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4 of 4 people found the following review helpful
on 6 January 2015
I bought this book expecting an insightful and well written account of the tragic events on Everest. In effect this is an attempt to absolve the author of blame for the deaths on this mountain. The first 150 pages of this book are what I expected- an account of summit attempts and trips to the region. After the short explanation of what happened on the day, the author embarks on 100 pages long quest to show that the expeditions which decided to summit on 10 May had in fact received a weather forecast and knew about the storm. In the last part of the book the author trying to rip apart other books on this topic for not being accurate enough.

In this book the author accuses a lot of people who were on the Everest that night of lying & recklessly putting others at risk. It gave me the feeling that he believes leaders of big expeditions had deliberately tried to risk his (the authors) life by asking him to summit on the 11th.

He takes no time to consider any factors that could influence other teams decisions to summit on 10th of May, he does not really try to understand their position. He accuses people who died during that night and who cannot defend or explain their decisions. I'm frankly discussed by this book.

The book is also full of completely irrelevant, self-indulgent & boring stories from the authors past. I'm definitely returning it to a charity shop I got it from- hopefully in this way it will contribute to a good cause.
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1 of 1 people found the following review helpful
on 31 May 2015
In an attempt to assuage his own guilt at failing to assist others during Everest's most deadly storm this author sets out to "uncover the truth" about the fateful events leading up to the deadly storm. Radcliffe spends years trying to find evidence to support his belief that both Hall and Fisher knew that the deadly storm was brewing, and discards the multitude of evidence that shoes against this. Ratcliff's point ultimately is that Hall and Fisher were not innocent victims of a rogue storm, rather that they their competitiveness (to run the best outfit/put the most clients on the summit) overcame their good judgement and this is what resulted in so many deaths, including their own.
Finger-pointing and blaming is what Ratcliffe is all about. No doubt he feels that if he can a long enough finger in someone else's direction it will deflect any blame from himself. Could Ratcliffe have rescued anyone that night on 10 May. Sure he could. Why didn't Ratcliffe join in the rescue efforts? According to Ratcliffe, he didn't join in the rescue efforts *because nobody asked him to* . So there Ratcliffe is, up on the South Col, in the middle of a ferocious storm they did, and just about to climb into his tent safe and secure. He pauses at the entrance of the tent and looks out into the darkness to see two blinking headtorch lights a little way in the distance, at 630pm in the evening. To most "intuitive mountaineers" as Ratcliffe likes to describe himself, this would have set alarm bells ringing that help was needed. Not our hero Ratcliffe though - no, he just dives for cover into his tent and spends the next 10 years bemoaning the fact that no-one came to ask him for help ( no-one knew he was there, and he certainly never made his presence known to anyone). The following morning he gets up and within the hour speeds off straight down the mountain without stopping to speak to or check in with anyone about who he had seen wandering round the South Col in the middle of a storm the night before! Perhaps he was concerned that if he didn't high-tail it out of there he might be called on to help anyone in difficulty.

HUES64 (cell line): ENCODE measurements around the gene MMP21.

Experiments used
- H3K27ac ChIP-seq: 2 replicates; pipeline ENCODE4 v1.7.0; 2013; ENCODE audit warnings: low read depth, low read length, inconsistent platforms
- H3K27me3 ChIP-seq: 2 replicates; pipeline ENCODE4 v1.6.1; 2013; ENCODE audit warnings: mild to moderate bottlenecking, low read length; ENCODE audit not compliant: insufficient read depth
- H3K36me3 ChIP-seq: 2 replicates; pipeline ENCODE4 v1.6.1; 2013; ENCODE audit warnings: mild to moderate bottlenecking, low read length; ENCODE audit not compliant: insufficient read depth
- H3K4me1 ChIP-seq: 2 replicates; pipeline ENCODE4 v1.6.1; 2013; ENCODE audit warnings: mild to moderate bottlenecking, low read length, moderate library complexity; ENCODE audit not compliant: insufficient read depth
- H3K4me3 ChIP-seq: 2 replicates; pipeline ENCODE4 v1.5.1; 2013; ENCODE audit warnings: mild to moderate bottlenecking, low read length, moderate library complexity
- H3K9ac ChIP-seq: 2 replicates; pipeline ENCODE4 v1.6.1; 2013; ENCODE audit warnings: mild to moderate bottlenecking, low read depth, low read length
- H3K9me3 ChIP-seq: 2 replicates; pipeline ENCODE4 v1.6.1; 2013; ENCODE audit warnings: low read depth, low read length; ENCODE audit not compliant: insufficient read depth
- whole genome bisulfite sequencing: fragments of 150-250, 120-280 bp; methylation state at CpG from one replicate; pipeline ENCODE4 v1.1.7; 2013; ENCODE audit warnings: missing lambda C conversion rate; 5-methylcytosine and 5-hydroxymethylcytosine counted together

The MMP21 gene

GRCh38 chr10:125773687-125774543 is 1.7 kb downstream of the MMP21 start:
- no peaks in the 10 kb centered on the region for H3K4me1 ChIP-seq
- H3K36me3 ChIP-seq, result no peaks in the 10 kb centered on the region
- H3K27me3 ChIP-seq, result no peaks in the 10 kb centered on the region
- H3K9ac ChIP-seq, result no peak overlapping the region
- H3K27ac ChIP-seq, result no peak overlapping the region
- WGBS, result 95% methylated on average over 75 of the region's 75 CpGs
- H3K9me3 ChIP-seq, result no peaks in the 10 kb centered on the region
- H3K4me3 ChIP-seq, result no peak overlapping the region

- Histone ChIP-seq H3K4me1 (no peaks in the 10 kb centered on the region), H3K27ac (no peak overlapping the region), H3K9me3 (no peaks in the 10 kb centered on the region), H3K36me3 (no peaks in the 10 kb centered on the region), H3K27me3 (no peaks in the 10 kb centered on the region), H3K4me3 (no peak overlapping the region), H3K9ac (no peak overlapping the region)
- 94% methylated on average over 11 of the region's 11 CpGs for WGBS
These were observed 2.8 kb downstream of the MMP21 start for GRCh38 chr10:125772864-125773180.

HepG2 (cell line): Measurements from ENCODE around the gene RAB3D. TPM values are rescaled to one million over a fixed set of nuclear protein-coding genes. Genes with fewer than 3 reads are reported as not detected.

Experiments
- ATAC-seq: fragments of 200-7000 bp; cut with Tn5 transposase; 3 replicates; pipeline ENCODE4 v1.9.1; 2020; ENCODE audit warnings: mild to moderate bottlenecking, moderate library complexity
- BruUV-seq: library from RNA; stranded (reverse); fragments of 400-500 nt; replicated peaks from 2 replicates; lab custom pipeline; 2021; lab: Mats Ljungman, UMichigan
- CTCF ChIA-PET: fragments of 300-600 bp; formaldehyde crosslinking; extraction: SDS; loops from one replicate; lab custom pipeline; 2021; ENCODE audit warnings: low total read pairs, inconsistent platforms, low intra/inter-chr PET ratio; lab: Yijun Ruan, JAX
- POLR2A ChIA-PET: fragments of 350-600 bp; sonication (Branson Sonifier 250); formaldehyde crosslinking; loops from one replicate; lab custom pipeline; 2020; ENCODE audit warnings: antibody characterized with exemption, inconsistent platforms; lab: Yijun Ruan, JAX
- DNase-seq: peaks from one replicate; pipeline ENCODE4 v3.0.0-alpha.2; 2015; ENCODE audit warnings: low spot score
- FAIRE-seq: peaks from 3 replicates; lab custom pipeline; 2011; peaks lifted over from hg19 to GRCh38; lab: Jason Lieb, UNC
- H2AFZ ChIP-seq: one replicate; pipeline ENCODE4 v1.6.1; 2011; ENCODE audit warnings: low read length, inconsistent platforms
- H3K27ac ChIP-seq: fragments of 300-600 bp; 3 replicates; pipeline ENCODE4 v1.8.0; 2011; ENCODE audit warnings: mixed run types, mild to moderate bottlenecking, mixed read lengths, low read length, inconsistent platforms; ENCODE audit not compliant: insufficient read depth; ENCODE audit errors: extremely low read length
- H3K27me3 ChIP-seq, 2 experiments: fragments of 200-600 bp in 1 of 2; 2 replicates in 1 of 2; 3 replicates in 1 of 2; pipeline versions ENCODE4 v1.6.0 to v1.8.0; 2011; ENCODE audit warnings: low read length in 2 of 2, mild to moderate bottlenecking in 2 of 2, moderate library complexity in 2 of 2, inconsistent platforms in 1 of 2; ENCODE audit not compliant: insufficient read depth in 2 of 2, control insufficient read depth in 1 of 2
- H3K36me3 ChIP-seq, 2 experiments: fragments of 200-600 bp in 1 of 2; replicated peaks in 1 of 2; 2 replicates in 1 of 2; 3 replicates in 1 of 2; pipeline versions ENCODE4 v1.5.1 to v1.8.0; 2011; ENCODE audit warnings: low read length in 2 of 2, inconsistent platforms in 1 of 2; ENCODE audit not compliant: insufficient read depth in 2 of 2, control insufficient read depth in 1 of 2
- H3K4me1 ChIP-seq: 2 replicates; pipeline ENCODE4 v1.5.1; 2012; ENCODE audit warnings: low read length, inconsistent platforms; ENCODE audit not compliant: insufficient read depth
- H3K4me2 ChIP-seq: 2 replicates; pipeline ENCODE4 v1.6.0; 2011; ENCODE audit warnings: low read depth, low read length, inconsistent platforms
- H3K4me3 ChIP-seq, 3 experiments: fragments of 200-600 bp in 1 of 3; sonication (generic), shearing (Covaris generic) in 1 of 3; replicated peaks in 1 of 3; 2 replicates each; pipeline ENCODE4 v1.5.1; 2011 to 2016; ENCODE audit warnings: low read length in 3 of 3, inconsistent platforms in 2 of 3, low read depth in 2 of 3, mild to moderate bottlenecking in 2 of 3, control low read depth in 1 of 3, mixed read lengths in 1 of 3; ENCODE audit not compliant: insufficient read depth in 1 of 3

Reading between the lines of this book Ratcliffe shows himself up to be no more than a self-preservationist and a finger-pointer. I felt sickened reading the efforts that he goes to to explan how he was "excluded" from assisting in the rescue efforts. As if he, an experienced mountaineer, really needed to be *personally informed* there were problems that night. Mmmm.
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1 of 1 people found the following review helpful
on 30 April 2014
While it goes without saying that it's somewhat presumptuous for a reader or reviewer to make judgement calls on something they did not experience personally, I couldn't help but want to make some observations.

The story itself is well-written, visceral and clearly comes from a background of significant experience and heartfelt conviction. The notoriety of the two most famous conflicting accounts of the 1996 tragedy on Everest is such that there will always be a tendency to come down on one side or the other. At the risk of giving too much away, this account spends its last third with the author attempting to prove that the storm on the summit - which was the catalyst leading to the loss of life and limb for some of those caught up in it - was actually predicted beforehand by meteorologists and passed on to David Breashears' IMAX film team, and thence to at least one of the lead guides.

The attempt to get to the bottom of this theory is clearly well-intentioned, but the author seems to have a tendency to pick information from third parties that support the theory, while making little or no reference to readily-available material which does not - in particular Breashears' own book (published in 2000) which states categorically that he did not make use of the London Met Office service until after the date of the accident. Prior to that the IMAX team had apparently been relying on Radio Nepal's service. Breashears also states that while the weather was partially responsible for his team's decision to turn back the first time, another equally important consideration was that it was not feasible to film the shots as planned with three other expeditions up beyond the South Col.

Curiously, the author does not seem to make use of this account, instead attempting to query people directly via e-mail - on occasion assuming that when replies have tailed off, this therefore implies something amiss.

Anyway - a very intriguing account from a readers' perspective - but some of the research seems to lack sufficient depth and critical assessment to draw conclusions as bold as it does.
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1 of 1 people found the following review helpful
on 6 January 2015